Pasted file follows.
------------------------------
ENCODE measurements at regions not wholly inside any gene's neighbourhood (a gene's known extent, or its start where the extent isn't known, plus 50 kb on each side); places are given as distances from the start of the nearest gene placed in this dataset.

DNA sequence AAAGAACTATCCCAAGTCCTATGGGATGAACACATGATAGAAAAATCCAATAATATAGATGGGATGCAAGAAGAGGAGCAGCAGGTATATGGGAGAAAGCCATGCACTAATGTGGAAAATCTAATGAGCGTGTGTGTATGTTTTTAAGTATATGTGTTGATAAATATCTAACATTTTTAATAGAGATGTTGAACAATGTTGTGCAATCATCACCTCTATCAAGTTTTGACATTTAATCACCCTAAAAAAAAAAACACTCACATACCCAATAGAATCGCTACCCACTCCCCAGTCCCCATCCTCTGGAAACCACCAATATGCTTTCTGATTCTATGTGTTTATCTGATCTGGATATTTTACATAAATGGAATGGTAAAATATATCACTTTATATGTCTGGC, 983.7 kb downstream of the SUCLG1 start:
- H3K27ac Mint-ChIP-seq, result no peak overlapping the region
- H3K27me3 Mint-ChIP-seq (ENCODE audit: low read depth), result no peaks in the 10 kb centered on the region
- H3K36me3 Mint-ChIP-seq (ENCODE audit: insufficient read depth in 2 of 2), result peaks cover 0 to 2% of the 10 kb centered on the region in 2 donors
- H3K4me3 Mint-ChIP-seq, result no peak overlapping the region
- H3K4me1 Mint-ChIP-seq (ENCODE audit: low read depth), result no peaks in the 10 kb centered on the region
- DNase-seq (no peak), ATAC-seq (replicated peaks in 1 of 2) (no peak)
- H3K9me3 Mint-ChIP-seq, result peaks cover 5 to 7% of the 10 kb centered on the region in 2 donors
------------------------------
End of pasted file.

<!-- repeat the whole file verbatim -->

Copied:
ENCODE measurements at regions not wholly inside any gene's neighbourhood (a gene's known extent, or its start where the extent isn't known, plus 50 kb on each side); places are given as distances from the start of the nearest gene placed in this dataset.

DNA sequence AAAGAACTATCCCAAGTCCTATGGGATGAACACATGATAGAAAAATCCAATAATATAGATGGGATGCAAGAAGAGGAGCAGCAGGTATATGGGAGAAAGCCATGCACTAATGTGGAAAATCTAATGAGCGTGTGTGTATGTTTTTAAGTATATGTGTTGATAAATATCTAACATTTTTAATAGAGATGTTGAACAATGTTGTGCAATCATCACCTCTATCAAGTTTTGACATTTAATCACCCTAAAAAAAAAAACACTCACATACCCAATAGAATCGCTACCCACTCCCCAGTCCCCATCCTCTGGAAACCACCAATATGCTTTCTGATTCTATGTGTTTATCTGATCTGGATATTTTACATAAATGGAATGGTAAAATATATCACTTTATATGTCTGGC, 983.7 kb downstream of the SUCLG1 start:
- H3K27ac Mint-ChIP-seq, result no peak overlapping the region
- H3K27me3 Mint-ChIP-seq (ENCODE audit: low read depth), result no peaks in the 10 kb centered on the region
- H3K36me3 Mint-ChIP-seq (ENCODE audit: insufficient read depth in 2 of 2), result peaks cover 0 to 2% of the 10 kb centered on the region in 2 donors
- H3K4me3 Mint-ChIP-seq, result no peak overlapping the region
- H3K4me1 Mint-ChIP-seq (ENCODE audit: low read depth), result no peaks in the 10 kb centered on the region
- DNase-seq (no peak), ATAC-seq (replicated peaks in 1 of 2) (no peak)
- H3K9me3 Mint-ChIP-seq, result peaks cover 5 to 7% of the 10 kb centered on the region in 2 donors